When I told my friends in Phoenix last year that I had just purchased a farm in the Ozarks and would be putting in my retirement papers, a few (those who hailed from rural areas themselves) were happy for me, but others were a bit bewildered. Would there be medical facilities, cable television, things to do on weekends and in the evenings? Would I have to climb a pole to use the telephone? Some had visions of Hooterville and Mayberry, while those a little older even referenced Dog Patch.
What the hell was Rocky thinking?
I chose this location carefully. Not only did I have relatives close by, the small city of West Plains (population 12,000), has many amenities not common to smaller towns. The community has a nice hospital and multiple medical clinics - and several cardiologists. There are two very nice grocery stores - three if you count Walmart - which I never do. The community has a first class senior center, a very spacious and modern library, and a nice civic center that doubles as a concert venue. The variety of shops and stores is adequate for someone like me who never goes to Walmart. West Plains even has an active little theatre troupe.
Mountain Home, Arkansas, forty-five miles from West Plains, is the only other community of any size between Springfield and Cape Girardeau. There are also 12,000 souls in Mountain Home - as well as a Lowes and Home Depot which West Plains does not have.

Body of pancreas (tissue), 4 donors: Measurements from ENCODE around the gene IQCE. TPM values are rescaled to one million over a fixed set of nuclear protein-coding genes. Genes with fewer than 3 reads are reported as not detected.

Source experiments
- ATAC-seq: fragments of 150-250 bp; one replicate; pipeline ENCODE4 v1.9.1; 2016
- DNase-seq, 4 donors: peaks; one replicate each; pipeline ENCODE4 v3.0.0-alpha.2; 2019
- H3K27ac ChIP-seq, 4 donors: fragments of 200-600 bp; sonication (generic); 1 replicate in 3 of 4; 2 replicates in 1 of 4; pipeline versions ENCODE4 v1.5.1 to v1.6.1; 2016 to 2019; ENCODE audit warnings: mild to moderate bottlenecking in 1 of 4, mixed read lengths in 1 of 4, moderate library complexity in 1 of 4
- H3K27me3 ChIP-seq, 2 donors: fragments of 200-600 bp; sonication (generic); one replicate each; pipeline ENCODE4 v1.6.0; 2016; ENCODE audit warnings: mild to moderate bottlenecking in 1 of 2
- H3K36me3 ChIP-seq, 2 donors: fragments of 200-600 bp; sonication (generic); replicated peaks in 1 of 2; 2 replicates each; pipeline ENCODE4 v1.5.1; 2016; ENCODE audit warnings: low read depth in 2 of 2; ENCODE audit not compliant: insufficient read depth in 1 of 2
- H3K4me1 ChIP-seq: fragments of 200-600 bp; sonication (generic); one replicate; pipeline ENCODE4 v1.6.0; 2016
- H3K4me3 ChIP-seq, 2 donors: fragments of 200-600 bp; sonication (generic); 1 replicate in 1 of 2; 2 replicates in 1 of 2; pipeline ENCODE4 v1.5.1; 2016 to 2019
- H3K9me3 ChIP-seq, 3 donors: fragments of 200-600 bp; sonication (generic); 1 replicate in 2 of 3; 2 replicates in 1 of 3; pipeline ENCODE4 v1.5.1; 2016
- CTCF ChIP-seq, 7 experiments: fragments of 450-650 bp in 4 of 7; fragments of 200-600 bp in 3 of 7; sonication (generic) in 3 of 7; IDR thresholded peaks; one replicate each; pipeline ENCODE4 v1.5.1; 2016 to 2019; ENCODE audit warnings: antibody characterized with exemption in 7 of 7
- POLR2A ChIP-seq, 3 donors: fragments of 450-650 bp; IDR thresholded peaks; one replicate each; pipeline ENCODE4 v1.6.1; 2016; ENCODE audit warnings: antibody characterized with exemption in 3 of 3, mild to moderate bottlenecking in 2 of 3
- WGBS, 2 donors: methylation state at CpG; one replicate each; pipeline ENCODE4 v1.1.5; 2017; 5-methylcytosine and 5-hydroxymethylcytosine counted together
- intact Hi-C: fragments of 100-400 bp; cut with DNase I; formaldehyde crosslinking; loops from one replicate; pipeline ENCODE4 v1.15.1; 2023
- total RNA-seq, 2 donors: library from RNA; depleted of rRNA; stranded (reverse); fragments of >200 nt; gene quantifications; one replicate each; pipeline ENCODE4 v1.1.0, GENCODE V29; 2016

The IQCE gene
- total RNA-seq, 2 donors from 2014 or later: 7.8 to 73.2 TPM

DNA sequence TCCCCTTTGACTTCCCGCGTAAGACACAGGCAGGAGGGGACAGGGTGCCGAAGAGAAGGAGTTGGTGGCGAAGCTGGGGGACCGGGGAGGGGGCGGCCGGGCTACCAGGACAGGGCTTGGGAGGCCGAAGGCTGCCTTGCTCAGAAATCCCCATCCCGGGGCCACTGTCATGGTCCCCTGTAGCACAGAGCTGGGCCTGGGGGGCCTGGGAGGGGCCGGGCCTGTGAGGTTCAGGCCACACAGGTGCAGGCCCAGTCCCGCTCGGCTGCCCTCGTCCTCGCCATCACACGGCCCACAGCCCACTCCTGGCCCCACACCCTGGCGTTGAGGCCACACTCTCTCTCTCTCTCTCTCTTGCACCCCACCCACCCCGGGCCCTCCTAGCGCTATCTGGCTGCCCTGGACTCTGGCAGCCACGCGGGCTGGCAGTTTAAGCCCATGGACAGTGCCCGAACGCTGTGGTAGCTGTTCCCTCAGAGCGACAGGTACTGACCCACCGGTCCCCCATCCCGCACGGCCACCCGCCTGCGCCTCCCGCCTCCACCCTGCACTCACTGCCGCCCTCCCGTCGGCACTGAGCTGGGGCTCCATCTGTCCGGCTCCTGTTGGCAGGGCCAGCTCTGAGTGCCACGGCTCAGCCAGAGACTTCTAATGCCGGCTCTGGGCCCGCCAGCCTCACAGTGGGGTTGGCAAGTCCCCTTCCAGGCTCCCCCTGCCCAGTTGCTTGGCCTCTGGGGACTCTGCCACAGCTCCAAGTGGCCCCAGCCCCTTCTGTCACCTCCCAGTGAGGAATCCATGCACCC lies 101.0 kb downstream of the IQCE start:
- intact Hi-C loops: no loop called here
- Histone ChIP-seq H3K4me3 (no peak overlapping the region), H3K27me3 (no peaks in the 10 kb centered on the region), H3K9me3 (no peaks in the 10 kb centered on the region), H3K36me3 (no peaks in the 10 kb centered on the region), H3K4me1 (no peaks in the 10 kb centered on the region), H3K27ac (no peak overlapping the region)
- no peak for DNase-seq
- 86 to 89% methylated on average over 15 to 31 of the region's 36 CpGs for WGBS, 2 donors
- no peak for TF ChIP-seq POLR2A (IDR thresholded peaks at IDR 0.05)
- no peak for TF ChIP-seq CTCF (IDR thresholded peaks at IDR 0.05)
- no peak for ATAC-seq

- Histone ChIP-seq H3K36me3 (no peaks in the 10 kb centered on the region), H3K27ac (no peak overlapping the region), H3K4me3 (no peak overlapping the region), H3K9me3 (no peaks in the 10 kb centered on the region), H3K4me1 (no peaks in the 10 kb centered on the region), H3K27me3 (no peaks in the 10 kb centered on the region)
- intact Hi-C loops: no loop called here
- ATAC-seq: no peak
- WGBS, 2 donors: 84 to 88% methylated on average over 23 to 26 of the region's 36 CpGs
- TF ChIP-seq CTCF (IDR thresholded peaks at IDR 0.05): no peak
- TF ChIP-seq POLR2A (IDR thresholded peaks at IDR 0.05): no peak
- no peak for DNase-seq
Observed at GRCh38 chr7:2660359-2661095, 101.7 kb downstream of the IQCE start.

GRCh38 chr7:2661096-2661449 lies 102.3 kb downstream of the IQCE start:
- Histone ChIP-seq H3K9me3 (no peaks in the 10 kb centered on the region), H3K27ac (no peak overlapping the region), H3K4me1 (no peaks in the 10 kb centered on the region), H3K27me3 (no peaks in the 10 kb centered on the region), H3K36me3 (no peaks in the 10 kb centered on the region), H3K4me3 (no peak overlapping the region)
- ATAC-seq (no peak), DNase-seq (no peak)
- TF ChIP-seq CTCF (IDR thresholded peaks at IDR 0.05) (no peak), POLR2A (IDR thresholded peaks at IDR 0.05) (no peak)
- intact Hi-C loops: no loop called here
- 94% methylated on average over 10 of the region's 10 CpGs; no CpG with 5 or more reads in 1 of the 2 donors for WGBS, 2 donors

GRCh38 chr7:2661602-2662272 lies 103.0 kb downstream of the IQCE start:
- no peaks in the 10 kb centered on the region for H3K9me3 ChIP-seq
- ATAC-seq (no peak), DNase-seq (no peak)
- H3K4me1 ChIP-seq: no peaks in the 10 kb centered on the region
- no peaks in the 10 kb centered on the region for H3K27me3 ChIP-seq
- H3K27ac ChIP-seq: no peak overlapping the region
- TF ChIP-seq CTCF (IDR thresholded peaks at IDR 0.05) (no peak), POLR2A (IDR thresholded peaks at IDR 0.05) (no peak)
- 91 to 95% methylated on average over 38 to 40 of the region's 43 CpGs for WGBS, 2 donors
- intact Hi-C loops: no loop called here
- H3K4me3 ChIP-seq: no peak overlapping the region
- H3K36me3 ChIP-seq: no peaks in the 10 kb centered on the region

Other than those two small cities, the communities in central southern Missouri and northern Arkansas, range from a few hundred to a couple of thousand inhabitants - with most being so small that Walmart won't even go there.
I did choose carefully. West Plains has the feel of a small town, but with the availability of nearly everything that I would need to live a retired life of contentment.
The smallness of the community was brought home to me the weekend before last when I drove into town to buy my daily iced tea at the local Casey's General Store - one of four Casey's in West Plains. I looked up while paying the cashier and happened to notice a lady standing outside of the store having a cigarette. And it wasn't just any lady, it was my good friend, Imogene!
Imogene Knaust and I shared more than a few adventures when we both worked for the Missouri Children's Division a decade ago. But during the intervening years I had only seen her once - at her retirement dinner in Springfield a few months ago. Imogene lives in Pierce City, Missouri, yet here she was in my town, standing in front of my Casey's - more than a hundred-and-fifty miles from her home.
(It turned out that she and some family members were traveling from Pierce City to Jonesboro, Arkansas, and has pulled into the Casey's for a bathroom break.)
I stepped outside, we hugged, and I said, "See, West Plains is a small town after all."
And it is.
It's a small, small town!